pressing buttons and emergency button for about 30 minutes until
they managed to contact the building personnel.
Tosh said she and her colleague laughed and joked and were glad
they had snacks with them. But after the elevator finally started
moving and the pair exited into the lobby, she decided not to join
him as he started walking toward another elevator.
"I'm not riding with you," she quipped.
"Smart choice," he answered.
Bianca Aviles, who works at a Starbucks in Houston, said she
could only sell the coffee that was already made Wednesday morning
because power outages prevented her from brewing more. She also had
to do all transactions manually because the cash registers would
The decision was announced early Wednesday that utilities
operating as part of the Electric Reliability Council of Texas, or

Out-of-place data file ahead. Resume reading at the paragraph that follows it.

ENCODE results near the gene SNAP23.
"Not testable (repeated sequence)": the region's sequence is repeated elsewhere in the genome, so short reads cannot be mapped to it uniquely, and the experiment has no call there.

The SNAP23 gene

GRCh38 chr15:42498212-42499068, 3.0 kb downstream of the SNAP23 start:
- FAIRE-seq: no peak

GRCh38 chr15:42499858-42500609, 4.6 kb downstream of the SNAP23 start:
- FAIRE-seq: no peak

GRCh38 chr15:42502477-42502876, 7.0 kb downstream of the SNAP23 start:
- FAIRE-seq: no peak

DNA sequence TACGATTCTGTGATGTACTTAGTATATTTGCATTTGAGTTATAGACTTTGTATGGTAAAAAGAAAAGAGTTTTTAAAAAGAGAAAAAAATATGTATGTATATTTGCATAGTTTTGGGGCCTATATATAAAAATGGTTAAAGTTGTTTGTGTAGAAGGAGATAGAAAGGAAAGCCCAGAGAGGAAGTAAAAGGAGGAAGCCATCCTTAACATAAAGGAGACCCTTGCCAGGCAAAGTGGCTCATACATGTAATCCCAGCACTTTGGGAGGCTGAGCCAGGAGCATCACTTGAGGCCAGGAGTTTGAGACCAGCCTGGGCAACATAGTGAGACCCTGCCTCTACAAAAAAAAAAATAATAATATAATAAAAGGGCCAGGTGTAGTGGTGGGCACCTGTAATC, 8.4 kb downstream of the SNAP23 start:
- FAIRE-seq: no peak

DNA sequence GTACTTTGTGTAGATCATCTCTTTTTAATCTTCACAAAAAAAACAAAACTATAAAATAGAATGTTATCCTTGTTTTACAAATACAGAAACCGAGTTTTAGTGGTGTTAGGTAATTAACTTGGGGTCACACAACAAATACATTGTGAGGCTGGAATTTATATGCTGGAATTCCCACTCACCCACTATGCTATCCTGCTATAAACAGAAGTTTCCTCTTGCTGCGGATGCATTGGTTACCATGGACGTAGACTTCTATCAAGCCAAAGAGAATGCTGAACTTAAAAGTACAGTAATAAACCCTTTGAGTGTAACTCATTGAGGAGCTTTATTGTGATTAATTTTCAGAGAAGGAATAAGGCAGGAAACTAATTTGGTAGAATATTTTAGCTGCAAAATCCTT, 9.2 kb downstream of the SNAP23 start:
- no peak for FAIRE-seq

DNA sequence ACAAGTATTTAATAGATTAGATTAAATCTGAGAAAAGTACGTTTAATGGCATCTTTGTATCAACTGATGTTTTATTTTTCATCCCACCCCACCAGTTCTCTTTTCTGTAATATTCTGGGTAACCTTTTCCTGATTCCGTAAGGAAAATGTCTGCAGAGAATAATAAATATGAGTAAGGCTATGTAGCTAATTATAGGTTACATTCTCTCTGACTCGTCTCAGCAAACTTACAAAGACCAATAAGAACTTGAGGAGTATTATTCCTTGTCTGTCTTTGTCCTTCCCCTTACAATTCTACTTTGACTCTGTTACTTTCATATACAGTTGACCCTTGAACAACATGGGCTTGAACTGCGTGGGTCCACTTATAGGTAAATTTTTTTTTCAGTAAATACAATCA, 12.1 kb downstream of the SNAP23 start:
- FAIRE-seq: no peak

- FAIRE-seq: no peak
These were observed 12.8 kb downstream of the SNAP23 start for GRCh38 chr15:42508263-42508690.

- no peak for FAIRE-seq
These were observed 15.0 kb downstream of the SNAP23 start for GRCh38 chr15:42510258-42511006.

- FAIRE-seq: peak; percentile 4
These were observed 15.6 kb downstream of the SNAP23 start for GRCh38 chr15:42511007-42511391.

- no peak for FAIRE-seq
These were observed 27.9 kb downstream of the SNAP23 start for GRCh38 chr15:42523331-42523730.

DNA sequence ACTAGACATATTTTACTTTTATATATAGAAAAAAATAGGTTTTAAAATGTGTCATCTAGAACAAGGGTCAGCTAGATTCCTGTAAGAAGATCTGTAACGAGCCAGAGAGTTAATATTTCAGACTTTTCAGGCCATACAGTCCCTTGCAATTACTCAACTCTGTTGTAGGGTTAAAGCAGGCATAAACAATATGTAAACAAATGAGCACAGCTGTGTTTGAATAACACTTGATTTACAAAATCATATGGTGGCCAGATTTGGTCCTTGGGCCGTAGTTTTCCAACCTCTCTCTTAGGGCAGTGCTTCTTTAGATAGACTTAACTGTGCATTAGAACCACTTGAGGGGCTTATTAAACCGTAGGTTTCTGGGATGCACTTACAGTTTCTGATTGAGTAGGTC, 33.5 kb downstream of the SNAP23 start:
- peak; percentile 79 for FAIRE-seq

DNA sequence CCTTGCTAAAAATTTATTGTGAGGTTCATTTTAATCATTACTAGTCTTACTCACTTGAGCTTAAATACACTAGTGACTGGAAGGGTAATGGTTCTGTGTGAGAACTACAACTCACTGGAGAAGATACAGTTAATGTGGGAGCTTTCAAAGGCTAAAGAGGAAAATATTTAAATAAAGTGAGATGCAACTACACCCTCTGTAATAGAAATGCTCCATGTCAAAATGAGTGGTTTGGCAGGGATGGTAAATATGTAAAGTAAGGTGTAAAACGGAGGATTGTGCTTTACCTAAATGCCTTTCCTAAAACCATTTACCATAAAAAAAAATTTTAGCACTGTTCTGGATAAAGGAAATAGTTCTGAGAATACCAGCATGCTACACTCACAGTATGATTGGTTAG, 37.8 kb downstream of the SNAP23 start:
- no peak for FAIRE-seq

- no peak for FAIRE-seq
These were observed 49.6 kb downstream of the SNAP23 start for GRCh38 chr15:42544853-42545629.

ERCOT, were required to start the outages to compensate for
shortages caused by the high power demand. The outages affect the
state's largest cities, including Houston, Dallas, Fort Worth, San
Antonio, Austin, Corpus Christi, Abilene and the Rio Grande Valley
-- more than three-fourths of the state.
One of the failed coal plants Dewhurst mentioned, Oak Grove, is
a 1,600-megawatt facility that is among the largest in Texas and
began operations only in the last few years. Frigid temperatures
overnight caused some portion of the pipeline to fail but the
company is still trying to identify the damage, said Allan Koenig,
a spokesman for Luminant Generation Co., which operates the plant.
The El Paso area was not affected by the rolling outages but had
record-low single-digit temperatures and snowfall. The high-profile
trial of a Cuba-born former CIA operative accused of lying to U.S.
authorities during an immigration hearing was suspended Wednesday
because the Texas courthouse closed due to snow.
In addition to the rolling outages, thousands of Texans remained
without power in the wake of the ice storm, and hundreds of schools
were closed, mostly in the Dallas-Fort Worth area. About 150
flights were canceled Wednesday at Dallas-Fort Worth International
Airport, said David Magana, an airport spokesman.